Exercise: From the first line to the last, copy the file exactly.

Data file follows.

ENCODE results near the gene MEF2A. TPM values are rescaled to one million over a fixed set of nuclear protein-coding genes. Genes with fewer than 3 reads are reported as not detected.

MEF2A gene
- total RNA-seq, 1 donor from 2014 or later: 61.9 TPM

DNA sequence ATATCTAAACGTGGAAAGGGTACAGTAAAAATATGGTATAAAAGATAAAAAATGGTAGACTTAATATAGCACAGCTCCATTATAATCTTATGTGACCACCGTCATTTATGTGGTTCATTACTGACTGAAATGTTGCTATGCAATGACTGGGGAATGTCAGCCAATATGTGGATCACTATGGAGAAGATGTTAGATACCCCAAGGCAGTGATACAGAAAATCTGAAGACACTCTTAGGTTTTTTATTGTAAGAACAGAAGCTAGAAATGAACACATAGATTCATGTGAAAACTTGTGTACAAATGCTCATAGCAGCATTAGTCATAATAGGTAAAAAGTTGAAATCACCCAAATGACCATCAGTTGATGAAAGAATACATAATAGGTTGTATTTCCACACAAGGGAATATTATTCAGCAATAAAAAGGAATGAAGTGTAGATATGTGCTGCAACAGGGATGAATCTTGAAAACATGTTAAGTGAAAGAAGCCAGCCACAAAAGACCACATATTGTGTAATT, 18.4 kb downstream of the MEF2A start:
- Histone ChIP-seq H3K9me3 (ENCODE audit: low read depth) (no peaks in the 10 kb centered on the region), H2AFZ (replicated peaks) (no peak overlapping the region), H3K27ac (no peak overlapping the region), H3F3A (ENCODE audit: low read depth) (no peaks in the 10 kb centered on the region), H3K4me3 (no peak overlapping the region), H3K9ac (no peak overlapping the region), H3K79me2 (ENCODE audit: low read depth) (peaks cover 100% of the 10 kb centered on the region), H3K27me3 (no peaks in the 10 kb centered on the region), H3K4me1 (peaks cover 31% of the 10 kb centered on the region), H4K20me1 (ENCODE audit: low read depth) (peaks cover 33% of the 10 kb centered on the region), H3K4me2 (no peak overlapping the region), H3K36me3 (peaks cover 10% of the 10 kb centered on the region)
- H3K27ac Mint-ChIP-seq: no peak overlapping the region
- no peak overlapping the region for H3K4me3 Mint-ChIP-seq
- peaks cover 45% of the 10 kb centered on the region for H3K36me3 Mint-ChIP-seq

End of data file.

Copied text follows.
ENCODE results near the gene MEF2A. TPM values are rescaled to one million over a fixed set of nuclear protein-coding genes. Genes with fewer than 3 reads are reported as not detected.

MEF2A gene
- total RNA-seq, 1 donor from 2014 or later: 61.9 TPM

DNA sequence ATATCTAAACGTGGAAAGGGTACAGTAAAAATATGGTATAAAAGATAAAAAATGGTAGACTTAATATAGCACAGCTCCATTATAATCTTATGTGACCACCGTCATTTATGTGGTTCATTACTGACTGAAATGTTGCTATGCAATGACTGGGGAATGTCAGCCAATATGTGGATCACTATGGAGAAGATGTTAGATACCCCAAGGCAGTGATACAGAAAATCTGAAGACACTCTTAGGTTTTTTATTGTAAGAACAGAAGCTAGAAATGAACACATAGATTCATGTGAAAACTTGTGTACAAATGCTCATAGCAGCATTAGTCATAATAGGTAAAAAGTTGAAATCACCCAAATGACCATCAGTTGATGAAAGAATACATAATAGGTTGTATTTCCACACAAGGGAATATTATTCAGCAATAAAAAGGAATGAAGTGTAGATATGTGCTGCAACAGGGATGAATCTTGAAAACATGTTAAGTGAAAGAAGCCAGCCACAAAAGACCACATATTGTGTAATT, 18.4 kb downstream of the MEF2A start:
- Histone ChIP-seq H3K9me3 (ENCODE audit: low read depth) (no peaks in the 10 kb centered on the region), H2AFZ (replicated peaks) (no peak overlapping the region), H3K27ac (no peak overlapping the region), H3F3A (ENCODE audit: low read depth) (no peaks in the 10 kb centered on the region), H3K4me3 (no peak overlapping the region), H3K9ac (no peak overlapping the region), H3K79me2 (ENCODE audit: low read depth) (peaks cover 100% of the 10 kb centered on the region), H3K27me3 (no peaks in the 10 kb centered on the region), H3K4me1 (peaks cover 31% of the 10 kb centered on the region), H4K20me1 (ENCODE audit: low read depth) (peaks cover 33% of the 10 kb centered on the region), H3K4me2 (no peak overlapping the region), H3K36me3 (peaks cover 10% of the 10 kb centered on the region)
- H3K27ac Mint-ChIP-seq: no peak overlapping the region
- no peak overlapping the region for H3K4me3 Mint-ChIP-seq
- peaks cover 45% of the 10 kb centered on the region for H3K36me3 Mint-ChIP-seq